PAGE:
Island birds saved from extinction

Norfolk Island green parrotFrom BirdLife:

Charismatic island dwellers saved from extinction


Conservation action saved 16 bird species from extinction between 1994 and 2004.

Although they represent just 1.3% of the world’s threatened birds, these successes demonstrate that, given political will and resources, we have the knowledge and tools to turn back the tide of extinction.

In their paper How many bird extinctions have we prevented? (Oryx, July 2006), BirdLife authors Stuart Butchart, Alison Stattersfield and Nigel Collar explain how they identified these 16 cases: the first time anyone has attempted to quantify the results of global conservation action in this way for any group of organisms.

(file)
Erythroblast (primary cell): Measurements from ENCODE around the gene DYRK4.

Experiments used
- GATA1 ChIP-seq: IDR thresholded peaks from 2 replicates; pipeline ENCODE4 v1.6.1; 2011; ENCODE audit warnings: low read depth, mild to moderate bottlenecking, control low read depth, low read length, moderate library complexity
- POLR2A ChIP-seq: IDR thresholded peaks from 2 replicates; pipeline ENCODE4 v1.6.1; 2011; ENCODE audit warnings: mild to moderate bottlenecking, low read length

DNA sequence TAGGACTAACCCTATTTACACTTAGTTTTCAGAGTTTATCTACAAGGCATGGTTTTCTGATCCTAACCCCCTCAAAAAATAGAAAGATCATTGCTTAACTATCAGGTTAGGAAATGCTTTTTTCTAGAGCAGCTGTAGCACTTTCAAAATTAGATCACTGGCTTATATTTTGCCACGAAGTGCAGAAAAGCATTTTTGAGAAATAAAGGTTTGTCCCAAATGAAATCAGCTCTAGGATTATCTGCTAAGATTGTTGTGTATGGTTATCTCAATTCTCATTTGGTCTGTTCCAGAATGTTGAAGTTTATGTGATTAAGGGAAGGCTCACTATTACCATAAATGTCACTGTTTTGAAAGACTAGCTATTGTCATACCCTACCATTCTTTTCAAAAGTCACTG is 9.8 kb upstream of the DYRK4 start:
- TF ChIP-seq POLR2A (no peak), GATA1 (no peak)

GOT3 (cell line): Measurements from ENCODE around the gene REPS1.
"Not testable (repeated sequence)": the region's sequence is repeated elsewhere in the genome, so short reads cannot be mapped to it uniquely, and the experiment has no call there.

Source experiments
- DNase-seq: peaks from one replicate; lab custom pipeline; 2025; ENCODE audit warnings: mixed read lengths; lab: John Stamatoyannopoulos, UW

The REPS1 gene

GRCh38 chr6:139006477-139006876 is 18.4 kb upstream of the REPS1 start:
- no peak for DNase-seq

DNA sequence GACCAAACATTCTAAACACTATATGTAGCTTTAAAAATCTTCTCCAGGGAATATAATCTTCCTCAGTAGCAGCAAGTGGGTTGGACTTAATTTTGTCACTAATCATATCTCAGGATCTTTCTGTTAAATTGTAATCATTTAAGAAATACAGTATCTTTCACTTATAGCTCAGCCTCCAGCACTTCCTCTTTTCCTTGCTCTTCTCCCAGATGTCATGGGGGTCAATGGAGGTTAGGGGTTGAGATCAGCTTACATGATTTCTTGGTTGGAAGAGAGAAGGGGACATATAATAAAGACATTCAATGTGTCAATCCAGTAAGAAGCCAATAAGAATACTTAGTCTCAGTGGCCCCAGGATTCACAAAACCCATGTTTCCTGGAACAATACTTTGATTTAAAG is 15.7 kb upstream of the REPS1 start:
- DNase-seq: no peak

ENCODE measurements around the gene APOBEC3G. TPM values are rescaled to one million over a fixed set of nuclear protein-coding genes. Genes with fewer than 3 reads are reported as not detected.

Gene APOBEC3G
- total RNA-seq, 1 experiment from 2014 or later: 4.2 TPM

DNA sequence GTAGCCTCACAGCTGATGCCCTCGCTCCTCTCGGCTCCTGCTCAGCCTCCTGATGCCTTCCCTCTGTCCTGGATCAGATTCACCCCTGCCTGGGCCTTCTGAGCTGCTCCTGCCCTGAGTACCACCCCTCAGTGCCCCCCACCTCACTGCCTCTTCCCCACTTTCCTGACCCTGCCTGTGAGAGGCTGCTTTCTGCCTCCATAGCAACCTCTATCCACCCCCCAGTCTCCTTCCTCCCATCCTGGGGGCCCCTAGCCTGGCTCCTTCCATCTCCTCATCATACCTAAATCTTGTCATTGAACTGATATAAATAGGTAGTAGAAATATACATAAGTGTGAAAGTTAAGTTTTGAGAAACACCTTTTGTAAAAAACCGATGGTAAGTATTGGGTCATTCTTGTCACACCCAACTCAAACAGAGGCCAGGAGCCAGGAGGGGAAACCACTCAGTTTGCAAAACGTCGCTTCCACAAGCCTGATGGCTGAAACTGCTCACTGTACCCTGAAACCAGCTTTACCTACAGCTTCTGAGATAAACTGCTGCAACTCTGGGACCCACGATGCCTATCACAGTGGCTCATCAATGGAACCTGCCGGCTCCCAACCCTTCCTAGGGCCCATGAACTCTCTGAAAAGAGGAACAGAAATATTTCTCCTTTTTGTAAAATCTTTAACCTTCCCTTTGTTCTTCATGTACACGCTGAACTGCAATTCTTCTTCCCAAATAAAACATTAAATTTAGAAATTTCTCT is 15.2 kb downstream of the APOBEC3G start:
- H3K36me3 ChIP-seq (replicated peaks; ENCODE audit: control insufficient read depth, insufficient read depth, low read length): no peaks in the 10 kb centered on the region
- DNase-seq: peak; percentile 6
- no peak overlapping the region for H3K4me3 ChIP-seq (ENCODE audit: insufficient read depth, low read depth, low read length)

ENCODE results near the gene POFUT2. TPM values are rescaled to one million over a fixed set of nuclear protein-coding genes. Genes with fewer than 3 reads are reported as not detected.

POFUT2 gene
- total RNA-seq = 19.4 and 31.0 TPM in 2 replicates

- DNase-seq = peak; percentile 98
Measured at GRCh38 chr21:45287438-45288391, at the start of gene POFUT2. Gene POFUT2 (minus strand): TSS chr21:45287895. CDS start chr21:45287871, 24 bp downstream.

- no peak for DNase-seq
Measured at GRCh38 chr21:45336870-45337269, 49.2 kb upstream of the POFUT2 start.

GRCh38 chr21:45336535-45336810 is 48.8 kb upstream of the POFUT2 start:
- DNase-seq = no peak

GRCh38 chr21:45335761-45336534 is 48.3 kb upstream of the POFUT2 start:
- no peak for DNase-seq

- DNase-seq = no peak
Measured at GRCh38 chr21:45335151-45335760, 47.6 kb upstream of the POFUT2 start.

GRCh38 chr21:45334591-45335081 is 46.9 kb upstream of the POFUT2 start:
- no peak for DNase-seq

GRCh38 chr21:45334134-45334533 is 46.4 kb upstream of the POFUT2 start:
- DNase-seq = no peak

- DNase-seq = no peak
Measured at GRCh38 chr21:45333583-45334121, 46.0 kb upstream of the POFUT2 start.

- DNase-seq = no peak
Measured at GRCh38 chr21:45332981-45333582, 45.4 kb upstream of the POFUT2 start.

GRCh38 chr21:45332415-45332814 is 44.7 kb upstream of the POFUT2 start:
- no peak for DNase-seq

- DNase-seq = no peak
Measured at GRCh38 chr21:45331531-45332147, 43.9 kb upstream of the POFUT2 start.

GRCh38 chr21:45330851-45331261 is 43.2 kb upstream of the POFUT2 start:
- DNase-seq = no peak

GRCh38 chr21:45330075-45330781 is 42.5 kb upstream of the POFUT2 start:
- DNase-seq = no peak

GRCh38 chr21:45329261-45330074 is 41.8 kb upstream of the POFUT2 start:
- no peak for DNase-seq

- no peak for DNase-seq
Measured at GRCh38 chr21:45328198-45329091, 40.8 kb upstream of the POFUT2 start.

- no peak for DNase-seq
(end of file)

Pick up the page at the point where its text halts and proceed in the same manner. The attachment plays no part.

The majority had populations of fewer than 100 birds in 1994, with only four known breeding pairs of Chatham Island Taiko Pterodroma magentae, just four breeding female Norfolk Island Green Parrots Cyanoramphus cookie, and five pairs of Mauritius Parakeet Psittacula eques (three of which had bred without success).

Ghostbuster Guy Dutson goes in search of long-lost birds from Norfolk Island’s past: here.

March 2012. A University of Kent-led team of scientists has gained new insight into a rare virus that is threatening to wipe out the Mauritius parakeet – one of the world’s most endangered species of parrot: here.

1 thought on “Island birds saved from extinction

  1. Ecology: Are Global Conservation Efforts Successful?
    Human actions affect ecosystems worldwide, leading to
    irreversible losses in biodiversity. These changes were faster in
    the past 50 years than at any time in human history, and this
    acceleration is projected to continue, despite diverse
    efforts to prevent these losses. Do these efforts make any
    measurable difference in the global…
    Full report at


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